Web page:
• Collaboratively design and roll out infrastructure: Collaboration with other banks and stakeholders is key to building new retail payments infrastructure.The design should initially be owned and incubated by business functions, focusing largely on providing safe, secure and convenient services to end users.
  • Establish ecosystem-engaging governance: MENA central banks need to set up a governance structure that includes industry stakeholders such as banks, entrepreneurs and SMEs, technology players and other key corporations to ensure continuous evolution in the ecosystem.
  • Promote pragmatic financial inclusion: Initiatives such as wage protection systems have created considerable opportunities to extend financial services beyond basic payroll and accounting. Looking past commercial obligations and risk averseness, and working to achieve lower costs is the first step towards financial inclusion. MENA central banks should work closely with commercial banks and other financial institutions to reassess segments with true potential and volume for digital transactions as a starting point, and help identify suitable and cost-efficient offerings that can effectively cater to their needs.

For MENA Commercial Banks:

  • Engage with central banks to roll out a modern central infrastructure: Commercial banks need to work proactively with central banks, or through consortia, to co-design and roll out a modern central infrastructure and digital payments platform. They should also seek to collaborate with technology players, telecommunication providers, payment aggregators and national identity authorities to capitalize on growing technology disruptions and increase revenue streams with more compelling market offerings.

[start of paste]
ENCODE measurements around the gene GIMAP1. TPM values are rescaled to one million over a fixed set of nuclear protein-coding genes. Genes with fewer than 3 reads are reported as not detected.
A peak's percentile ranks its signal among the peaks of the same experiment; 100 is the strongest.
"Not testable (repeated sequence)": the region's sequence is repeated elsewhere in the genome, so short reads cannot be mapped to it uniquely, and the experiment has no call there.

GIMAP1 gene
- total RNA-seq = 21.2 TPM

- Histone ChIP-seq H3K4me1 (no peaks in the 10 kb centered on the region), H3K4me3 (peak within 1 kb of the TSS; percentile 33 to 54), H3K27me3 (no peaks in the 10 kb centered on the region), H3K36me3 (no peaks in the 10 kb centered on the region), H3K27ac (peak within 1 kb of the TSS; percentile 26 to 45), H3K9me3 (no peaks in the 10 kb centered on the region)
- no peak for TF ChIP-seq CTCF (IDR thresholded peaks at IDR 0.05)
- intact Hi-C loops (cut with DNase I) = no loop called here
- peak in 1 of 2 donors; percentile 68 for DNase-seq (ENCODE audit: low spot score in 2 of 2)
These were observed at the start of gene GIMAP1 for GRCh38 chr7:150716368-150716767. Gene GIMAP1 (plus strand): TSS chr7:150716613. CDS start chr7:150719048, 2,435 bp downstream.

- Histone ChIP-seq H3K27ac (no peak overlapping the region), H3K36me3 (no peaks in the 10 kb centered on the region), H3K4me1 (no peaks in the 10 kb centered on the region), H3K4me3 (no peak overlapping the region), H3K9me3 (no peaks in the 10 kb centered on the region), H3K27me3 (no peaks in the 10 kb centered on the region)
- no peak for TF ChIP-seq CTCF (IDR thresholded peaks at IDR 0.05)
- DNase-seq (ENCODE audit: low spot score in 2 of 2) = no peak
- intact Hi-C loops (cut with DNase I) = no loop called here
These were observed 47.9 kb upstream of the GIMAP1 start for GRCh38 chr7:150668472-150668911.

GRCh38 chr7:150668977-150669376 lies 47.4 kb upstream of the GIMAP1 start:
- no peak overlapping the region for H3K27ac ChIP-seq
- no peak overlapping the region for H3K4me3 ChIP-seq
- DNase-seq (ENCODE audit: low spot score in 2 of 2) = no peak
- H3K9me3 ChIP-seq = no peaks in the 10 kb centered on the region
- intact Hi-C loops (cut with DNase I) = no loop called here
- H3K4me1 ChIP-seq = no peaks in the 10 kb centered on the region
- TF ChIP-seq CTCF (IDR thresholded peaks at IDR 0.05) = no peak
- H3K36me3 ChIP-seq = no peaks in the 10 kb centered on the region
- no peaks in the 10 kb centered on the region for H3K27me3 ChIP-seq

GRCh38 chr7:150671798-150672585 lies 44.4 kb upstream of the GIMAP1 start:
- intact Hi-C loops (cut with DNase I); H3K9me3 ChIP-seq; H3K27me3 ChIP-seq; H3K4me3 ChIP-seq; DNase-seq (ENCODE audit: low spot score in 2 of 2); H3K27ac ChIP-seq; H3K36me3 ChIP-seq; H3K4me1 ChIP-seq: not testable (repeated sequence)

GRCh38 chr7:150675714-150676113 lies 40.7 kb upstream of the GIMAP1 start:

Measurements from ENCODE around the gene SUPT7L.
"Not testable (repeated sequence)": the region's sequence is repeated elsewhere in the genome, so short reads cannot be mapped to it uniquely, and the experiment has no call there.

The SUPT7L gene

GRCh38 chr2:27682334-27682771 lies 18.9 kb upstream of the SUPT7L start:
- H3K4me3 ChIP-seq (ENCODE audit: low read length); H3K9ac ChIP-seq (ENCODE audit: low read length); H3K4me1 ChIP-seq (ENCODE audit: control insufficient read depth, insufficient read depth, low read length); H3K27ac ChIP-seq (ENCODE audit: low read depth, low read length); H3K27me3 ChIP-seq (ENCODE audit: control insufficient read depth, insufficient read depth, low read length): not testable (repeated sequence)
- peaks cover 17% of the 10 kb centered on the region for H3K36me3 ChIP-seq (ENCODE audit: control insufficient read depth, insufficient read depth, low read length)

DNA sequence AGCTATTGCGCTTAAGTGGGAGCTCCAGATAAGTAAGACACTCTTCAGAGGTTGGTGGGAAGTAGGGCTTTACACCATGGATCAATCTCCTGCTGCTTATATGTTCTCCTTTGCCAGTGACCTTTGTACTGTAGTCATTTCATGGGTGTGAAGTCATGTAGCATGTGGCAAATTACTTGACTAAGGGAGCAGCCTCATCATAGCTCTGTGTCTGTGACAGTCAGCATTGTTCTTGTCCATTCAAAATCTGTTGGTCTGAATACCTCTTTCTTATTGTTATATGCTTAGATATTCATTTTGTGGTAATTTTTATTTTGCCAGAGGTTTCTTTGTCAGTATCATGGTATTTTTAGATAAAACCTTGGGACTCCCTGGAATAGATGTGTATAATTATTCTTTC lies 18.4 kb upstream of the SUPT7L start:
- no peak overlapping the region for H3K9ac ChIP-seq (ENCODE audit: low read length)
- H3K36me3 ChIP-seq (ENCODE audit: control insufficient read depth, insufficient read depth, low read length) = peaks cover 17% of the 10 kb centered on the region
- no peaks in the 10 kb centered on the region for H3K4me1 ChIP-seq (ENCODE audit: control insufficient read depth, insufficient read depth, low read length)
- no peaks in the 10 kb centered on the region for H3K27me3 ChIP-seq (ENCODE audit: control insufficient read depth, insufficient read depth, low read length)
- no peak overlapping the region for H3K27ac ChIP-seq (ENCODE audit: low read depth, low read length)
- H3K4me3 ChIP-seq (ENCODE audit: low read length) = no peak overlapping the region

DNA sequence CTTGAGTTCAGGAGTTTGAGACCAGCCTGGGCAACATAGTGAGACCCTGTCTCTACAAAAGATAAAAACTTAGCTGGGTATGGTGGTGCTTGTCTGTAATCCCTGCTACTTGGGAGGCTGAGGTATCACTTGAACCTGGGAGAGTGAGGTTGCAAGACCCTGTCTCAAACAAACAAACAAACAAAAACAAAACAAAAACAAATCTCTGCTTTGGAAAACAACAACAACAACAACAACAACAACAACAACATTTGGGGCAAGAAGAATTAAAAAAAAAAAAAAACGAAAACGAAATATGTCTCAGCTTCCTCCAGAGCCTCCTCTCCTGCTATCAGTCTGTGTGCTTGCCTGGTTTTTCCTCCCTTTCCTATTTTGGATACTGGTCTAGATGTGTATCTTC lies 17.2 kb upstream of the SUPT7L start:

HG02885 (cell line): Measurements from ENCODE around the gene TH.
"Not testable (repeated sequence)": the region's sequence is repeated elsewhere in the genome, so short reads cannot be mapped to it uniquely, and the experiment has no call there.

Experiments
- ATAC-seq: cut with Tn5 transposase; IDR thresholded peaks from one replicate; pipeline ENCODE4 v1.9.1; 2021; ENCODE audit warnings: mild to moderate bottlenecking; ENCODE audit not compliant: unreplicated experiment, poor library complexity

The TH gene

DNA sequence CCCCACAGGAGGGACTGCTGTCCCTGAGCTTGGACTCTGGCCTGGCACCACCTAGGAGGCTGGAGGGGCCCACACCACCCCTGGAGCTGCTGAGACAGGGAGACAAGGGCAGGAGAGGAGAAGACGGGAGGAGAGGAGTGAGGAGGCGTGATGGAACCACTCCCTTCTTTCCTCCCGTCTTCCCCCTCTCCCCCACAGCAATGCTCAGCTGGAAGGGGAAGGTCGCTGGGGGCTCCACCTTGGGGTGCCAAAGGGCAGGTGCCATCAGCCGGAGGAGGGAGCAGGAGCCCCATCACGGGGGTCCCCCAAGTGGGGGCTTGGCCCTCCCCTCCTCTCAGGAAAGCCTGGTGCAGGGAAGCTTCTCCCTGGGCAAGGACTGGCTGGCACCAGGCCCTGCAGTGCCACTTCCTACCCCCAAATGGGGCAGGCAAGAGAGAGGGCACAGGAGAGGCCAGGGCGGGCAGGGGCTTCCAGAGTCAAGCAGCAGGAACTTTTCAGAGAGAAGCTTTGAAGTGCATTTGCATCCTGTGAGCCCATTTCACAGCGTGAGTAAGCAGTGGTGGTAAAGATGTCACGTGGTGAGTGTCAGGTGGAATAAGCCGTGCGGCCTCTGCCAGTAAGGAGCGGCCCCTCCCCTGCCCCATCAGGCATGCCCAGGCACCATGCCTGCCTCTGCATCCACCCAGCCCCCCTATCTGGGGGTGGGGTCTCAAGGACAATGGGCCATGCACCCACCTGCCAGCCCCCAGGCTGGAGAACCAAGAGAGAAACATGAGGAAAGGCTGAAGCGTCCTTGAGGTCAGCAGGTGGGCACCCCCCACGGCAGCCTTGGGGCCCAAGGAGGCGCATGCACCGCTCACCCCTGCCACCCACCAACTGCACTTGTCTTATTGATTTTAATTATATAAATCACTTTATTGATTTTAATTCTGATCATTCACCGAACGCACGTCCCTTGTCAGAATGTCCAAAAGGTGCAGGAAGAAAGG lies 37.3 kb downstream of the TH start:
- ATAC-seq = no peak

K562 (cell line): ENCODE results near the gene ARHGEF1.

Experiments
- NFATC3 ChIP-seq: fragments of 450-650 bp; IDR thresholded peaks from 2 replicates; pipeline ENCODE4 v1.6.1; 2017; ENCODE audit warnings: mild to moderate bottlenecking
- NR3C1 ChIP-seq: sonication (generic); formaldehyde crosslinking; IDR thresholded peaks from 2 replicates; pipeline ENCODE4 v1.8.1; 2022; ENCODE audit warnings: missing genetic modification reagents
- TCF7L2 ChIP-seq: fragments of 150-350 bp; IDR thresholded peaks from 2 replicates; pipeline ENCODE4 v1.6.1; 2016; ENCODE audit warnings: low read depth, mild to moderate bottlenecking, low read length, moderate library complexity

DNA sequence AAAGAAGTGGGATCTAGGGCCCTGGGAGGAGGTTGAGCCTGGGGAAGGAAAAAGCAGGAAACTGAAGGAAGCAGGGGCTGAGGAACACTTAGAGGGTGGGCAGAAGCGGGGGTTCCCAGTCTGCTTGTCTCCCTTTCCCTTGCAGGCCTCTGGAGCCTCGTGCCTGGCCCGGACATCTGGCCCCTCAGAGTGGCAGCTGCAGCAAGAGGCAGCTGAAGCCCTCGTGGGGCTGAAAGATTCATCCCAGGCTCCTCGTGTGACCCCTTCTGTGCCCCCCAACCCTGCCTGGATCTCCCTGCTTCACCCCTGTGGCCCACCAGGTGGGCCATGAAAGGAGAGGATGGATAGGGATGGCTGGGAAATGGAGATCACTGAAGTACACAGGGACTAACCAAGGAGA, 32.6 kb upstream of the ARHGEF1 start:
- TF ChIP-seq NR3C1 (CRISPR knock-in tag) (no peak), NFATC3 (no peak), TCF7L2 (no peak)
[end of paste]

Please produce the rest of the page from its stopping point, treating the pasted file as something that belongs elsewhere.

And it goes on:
• Establish the right balance between bank cooperation and competition:Commercial banks in the region need to commit to governance structures that strike the difficult balance between collaboration and competition with their peers. Healthy competition is a key driver of innovation.
  • Develop new products and services to match consumer demands: To compete with regional and international technology players, commercial banks need to design and roll out innovative products and services to match evolving consumer needs. Governance, cooperation, speed, modernization and strength of organizational links are central components of launching these new products and services.
  • Build healthy consortia to increase competitiveness and market strength: Commercial banks should look to the capabilities of non-bank stakeholders for niche areas of new bank products and services. Similarly, technology players can extend infrastructure; telecommunication providers can help strengthen communication security, promotion, and distribution; payment aggregators can provide SMEs with integrated e-commerce and e-payment platforms; and national identity authorities can bolster customer authentication services to enhance the overall value proposition of banks.
  • Partner with and incubate FinTech startups: To stay ahead of the curve, banks need to build more agility into how IT innovations are adopted. By partnering with or contributing to the incubation of FinTech startups, banks can offer more competitive products and services while incurring less upfront costs. If executed properly, these partnerships can marry the resilience and compliance of bank-based models with the innovation and entrepreneurship of startups, creating compelling offerings that will create new channels of revenue.